5 Astounding Things Job Recruiters Don't Know About Veterans Like You

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One of the key skills of the job hunt for veterans, spouses and military in transition is how to get in front of all the gatekeepers to veteran jobs -- those hard-working civilian sourcers, recruiters and hiring managers out there. So we like to give you all the insight you need to figure out who they are, how they work and how to make their jobs easier.

Do you ever get the feeling recruiters are missing some really important facts about you?

We have that feeling sometimes, too. More understanding between recruiters and military job seekers will go a long way to getting you in the same interview room. So we surveyed our growing Veteran Employment Project community of job-seeking veterans, spouses and transitioning military to ask about some of their experiences and expectations about the job hunt.

We will be sharing the results of our survey in the months to come, but here are five of the most outrageous things recruiters don't know about you (yet).

1. You don't expect to be hired because you are military.

In a recent industry survey, 80% of hiring managers reported that their companies have set diversity goals for this year. Of those, 34% include veterans as one of the underrepresented groups they are looking for.

But veterans don't expect to be hired just because they are military. They expect to be hired because of what they can offer the company now and the future. In our survey, 56% of respondents said they used technical trade skills on the job. More than 90% say they used critical thinking and problem solving, collaboration, oral and written communication skills, and a strong work ethic on the job.

2. You manage people.

The advertisements for joining the Army, Navy, Air Force, Marine Corps and Coast Guard feature a lot of aircraft carriers, helicopters, cutters, jets and parachutes. Lots and lots of parachutes. So is it any wonder that civilian recruiters don't think of you managing meetings? Or collaborating on Zoom? Or crafting a diplomatic email? Or counseling a direct report? They think of you with things, not people.

But your job is all about managing people, isn't it? In our survey, nearly half of our respondents said they had managed groups of more than 50 people. Only 3% had never managed anyone.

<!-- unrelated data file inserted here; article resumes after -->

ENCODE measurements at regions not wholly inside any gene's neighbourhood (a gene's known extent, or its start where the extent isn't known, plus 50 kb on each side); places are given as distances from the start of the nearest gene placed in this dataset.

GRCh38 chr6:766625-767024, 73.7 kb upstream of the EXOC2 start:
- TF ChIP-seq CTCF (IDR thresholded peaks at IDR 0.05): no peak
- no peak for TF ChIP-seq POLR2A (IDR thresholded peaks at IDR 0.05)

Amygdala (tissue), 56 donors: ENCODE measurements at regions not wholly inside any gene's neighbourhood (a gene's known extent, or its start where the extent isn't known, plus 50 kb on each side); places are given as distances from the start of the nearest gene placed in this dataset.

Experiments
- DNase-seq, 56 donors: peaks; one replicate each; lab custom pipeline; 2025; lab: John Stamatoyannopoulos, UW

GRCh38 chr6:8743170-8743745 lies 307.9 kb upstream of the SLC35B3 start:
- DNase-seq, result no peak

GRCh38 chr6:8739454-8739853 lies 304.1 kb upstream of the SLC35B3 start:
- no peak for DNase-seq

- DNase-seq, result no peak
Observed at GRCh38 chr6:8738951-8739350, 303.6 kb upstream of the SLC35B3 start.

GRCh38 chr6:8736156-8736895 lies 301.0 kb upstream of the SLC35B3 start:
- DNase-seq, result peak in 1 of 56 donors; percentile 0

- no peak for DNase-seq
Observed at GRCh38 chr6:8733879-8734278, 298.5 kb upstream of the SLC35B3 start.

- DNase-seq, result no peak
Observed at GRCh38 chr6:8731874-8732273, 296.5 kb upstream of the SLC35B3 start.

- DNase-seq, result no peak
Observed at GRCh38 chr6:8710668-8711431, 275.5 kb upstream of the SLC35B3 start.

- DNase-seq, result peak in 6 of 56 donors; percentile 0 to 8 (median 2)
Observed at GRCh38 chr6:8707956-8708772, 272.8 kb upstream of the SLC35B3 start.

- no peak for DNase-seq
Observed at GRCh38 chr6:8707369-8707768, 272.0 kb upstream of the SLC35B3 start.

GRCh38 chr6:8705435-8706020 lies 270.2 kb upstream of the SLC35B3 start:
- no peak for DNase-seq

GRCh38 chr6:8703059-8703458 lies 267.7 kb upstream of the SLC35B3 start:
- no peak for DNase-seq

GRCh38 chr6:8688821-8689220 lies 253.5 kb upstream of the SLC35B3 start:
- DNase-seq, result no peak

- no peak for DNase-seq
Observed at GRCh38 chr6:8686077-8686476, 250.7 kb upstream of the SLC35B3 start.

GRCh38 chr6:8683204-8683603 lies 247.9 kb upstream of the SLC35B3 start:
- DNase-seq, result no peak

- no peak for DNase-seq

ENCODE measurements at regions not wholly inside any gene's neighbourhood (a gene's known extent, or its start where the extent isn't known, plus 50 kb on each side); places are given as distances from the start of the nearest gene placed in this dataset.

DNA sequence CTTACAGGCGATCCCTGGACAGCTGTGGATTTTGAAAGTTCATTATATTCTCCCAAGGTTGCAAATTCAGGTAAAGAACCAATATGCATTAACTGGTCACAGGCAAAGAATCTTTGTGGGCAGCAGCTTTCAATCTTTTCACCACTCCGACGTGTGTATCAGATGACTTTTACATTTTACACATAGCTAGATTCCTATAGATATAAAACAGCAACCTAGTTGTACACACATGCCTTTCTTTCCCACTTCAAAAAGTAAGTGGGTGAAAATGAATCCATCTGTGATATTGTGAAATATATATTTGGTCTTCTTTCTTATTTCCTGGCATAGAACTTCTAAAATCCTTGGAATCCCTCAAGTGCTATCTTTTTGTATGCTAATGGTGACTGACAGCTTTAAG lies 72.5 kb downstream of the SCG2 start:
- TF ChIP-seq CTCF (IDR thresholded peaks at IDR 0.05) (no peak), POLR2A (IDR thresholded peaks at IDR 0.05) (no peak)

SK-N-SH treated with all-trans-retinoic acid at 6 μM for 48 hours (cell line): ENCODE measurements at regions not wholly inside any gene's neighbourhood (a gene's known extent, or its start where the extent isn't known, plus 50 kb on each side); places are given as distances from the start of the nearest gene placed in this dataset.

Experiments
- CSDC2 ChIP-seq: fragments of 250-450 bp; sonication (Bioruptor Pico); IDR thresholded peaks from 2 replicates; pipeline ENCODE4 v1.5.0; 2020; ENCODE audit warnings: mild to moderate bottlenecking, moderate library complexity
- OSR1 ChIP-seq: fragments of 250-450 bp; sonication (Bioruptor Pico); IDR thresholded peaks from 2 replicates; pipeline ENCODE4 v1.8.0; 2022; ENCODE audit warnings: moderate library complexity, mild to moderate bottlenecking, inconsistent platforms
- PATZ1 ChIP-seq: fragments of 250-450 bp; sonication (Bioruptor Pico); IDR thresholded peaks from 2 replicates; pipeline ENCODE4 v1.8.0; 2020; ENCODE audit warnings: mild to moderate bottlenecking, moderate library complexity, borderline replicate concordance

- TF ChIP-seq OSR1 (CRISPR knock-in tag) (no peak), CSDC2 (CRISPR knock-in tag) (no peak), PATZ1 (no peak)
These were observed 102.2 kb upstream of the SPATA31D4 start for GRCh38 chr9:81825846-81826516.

3.  Your go-to management tool does not offer the drama of "Full Metal Jacket."

One of the biggest myths employers believe about the military is that the only way you can manage people is to bark a lot of orders and terrify people. Which is strange. Military leaders up and down the chain of command have to manage the same Gen Xers, Millennials and Gen Zers as every civilian manager. 

Recruiters and hiring managers need to note that in our survey, 50% of our respondents said that their best strategy to motivate their team was to set goals and clear expectations. Showing appreciation and recognition scored highly, too. Less than 1% of respondents chose consequences and restrictions as an effective management tool.

4. You are a natural at commitment.

Company culture was an important factor for 89% of our veteran/military/spouse job seekers. You are looking for a place to belong and contribute. Of our respondents, 57% said they were hoping for an employer they could commit to for more than five years.

At a time when retention is so difficult for employers, this is an important distinction. Study after study about military members shows that you were different from your matched civilian counterparts from the day you joined the military. At 18 or 22, you were ready to take a job you could not quit for at least four years. You had the self-efficacy to believe you could stick with it -- and you did.

5. You are actively seeking the right answer.

When asked what job-hunt skill you find the most challenging, 30% of our respondents reported that they struggled more with writing an effective resume, followed by identifying the right civilian path (23%) and applying to the right career level (20%).

I think this demonstrates that Veteran Employment Project job seekers are just that: job seekers -- not job beggars or job demanders. You are searching. You are collecting data. You are trying to find the right words to demonstrate your value and altering your strategies based on what you learn. 

In a recent interview, retired 0-6 and career coach Greg Richardson told me, "Transition is for the thinking person -- not the hoping, wanting, needing person." I see that preference for thinking things through every day among our Veteran Employment Project community. That's why we are working to help the military and recruiting communities understand each other better so they can work together.

 

Find out the secrets to getting a civilian hiring manager to see your true value in our library. We teach you proven career-level strategies to help you obtain your next, high-impact job. Our next Transition Master Class is Veteran+: Finding a Better Civilian Job on Nov. 18. Sign up today.

Jacey Eckhart is Military.com's transition master coach. She is a certified professional career coach and military sociologist who helps military members get their first civilian job by offering career-level Master Classes through our Veteran Employment Project and on her website SeniorMilitaryTransition.com. Reach her at Jacey.Eckhart@Monster.com.

 

 

 

 

 

 

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